Robert Frank’s significant contribution to photography in the mid-twentieth century is unquestionable. His book, The Americans, is arguably the most important American photography publication of the post-World War II period, and his photography has spawned numerous disciples, as well as a rich critical literature. However, at the very moment Frank achieved the status of a ‘star’ at the end of the 1950s, he abandoned traditional still photography to become a filmmaker. He eventually returned to photography in the 1970s, but Frank, as a filmmaker, has remained a well kept secret for almost four decades.
In conjunction with Tate Modern’s exhibition Robert Frank: Storylines, this rare programme of Frank’s films will highlight their singular role in his practice. The screenings will allow closer examination of film’s critical influence on the narrative and sequential aspects of Frank’s photography and on his devotion to the transience of the moment.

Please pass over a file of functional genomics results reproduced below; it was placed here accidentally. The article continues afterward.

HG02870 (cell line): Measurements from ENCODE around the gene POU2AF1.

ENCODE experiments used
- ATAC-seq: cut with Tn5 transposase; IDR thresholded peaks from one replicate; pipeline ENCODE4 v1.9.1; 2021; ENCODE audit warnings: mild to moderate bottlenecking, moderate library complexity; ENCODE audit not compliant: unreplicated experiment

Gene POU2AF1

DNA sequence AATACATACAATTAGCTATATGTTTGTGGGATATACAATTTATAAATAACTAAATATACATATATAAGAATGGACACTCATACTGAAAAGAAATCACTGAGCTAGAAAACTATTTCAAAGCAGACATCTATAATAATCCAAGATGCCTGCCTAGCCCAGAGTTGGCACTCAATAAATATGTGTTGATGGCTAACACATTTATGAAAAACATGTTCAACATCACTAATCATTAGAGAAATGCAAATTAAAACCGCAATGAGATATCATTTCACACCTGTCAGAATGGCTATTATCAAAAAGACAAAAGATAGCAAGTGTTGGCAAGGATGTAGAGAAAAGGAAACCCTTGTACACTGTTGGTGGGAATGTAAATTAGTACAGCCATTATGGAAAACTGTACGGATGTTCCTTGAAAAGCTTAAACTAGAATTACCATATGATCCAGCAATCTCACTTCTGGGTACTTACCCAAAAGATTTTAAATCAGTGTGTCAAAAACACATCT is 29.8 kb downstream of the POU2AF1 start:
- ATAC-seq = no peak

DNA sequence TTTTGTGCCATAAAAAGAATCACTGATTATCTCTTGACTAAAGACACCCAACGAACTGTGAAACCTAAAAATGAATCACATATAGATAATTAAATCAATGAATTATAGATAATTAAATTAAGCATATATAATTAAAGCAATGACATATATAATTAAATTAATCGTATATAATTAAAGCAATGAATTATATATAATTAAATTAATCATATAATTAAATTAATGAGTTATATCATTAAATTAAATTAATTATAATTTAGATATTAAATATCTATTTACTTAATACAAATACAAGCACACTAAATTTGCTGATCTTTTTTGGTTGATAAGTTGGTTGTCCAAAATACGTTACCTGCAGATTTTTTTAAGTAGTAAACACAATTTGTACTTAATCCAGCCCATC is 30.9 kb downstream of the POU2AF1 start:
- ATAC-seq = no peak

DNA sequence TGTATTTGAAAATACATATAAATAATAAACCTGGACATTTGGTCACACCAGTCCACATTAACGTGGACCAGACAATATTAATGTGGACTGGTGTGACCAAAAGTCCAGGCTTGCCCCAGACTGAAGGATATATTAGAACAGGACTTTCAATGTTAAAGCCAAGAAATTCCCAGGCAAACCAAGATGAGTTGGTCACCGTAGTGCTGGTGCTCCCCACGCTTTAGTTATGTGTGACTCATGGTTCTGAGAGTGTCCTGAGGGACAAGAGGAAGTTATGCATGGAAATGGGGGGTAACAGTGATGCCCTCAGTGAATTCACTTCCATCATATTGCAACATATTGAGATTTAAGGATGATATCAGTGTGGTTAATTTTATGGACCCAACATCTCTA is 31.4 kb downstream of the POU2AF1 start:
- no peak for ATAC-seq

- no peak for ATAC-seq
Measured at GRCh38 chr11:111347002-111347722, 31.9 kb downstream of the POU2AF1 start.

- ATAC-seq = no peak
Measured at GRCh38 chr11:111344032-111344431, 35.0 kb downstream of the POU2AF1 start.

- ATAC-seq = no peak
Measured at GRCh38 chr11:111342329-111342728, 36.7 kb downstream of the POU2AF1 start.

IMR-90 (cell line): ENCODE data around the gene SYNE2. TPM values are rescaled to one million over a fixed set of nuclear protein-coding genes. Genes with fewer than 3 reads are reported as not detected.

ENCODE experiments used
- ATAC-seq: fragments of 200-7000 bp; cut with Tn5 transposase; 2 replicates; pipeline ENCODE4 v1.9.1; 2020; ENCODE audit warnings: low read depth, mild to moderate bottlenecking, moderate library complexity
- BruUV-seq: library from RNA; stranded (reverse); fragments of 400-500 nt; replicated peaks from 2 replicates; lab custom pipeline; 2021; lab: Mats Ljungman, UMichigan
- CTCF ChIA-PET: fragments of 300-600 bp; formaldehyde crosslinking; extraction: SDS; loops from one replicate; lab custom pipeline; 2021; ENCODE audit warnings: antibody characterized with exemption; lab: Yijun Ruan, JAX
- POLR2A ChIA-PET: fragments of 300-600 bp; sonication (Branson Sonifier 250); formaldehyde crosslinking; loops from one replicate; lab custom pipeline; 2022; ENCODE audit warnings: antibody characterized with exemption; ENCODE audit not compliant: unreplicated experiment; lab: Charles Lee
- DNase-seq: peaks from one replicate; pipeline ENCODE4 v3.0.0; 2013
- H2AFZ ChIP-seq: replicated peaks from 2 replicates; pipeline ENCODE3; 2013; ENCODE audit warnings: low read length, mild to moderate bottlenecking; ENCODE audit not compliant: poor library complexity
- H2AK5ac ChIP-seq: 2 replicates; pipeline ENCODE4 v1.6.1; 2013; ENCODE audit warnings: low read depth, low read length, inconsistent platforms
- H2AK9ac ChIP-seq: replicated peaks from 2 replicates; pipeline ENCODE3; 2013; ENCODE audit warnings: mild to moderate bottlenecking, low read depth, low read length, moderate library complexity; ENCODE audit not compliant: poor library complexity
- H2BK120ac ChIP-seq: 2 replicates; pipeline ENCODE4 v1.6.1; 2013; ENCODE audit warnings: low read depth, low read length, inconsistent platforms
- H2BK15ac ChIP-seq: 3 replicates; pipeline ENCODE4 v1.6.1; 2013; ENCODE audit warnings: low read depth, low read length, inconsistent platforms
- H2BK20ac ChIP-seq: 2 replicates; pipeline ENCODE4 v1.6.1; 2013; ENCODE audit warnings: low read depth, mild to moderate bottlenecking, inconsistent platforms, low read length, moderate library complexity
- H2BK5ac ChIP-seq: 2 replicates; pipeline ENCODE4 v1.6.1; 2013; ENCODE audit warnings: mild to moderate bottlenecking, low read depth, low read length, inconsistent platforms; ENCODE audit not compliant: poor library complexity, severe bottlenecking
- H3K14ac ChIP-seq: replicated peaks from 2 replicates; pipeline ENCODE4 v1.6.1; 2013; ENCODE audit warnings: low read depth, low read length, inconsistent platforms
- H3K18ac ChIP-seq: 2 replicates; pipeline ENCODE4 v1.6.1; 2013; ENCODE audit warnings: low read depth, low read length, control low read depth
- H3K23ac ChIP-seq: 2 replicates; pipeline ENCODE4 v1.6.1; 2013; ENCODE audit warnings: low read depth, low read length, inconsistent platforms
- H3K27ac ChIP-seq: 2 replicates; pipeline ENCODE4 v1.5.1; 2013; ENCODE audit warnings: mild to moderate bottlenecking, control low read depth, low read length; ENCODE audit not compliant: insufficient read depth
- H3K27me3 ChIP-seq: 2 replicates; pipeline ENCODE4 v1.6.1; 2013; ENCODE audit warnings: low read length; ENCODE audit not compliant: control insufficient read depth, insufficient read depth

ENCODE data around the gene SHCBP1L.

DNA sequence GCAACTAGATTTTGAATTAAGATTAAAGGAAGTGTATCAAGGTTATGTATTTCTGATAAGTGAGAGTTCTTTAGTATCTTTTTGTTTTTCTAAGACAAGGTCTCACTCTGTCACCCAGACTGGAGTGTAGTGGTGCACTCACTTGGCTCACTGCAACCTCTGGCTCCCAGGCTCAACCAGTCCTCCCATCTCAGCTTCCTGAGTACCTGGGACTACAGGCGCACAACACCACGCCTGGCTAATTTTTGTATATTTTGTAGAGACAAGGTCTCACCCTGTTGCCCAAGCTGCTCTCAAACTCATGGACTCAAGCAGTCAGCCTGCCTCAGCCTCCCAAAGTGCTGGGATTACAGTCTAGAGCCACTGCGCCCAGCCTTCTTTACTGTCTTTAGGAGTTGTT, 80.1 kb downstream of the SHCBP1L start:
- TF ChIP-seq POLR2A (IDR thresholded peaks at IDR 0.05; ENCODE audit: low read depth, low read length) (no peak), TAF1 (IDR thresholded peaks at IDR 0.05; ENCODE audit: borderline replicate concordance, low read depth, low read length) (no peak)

Robert Frank Films
Saturday 22 January 2005, 19.00
Programme duration 53’
Switzerland/France 2000, video, 27’
A search that documents itself. Shot in Paris and Taiwan, the film is a requiem for San Yu, an important Chinese artist who died in anonymity in Paris. A film about art, history, dreaming and love, it also questions the authenticity of documentary depictions.
Canada/Switzerland 2002, video, 26’
Life on the move. On a wintry morning, Frank accompanies high-spirited Robert MacMillan during his daily route delivering newspapers to towns in rural Novia Scotia. A humorous, laconic film inspired by Frank’s desire to better understand how people live their lives. The Robert Frank film series is screened in connection with Tate Modern’s exhibition.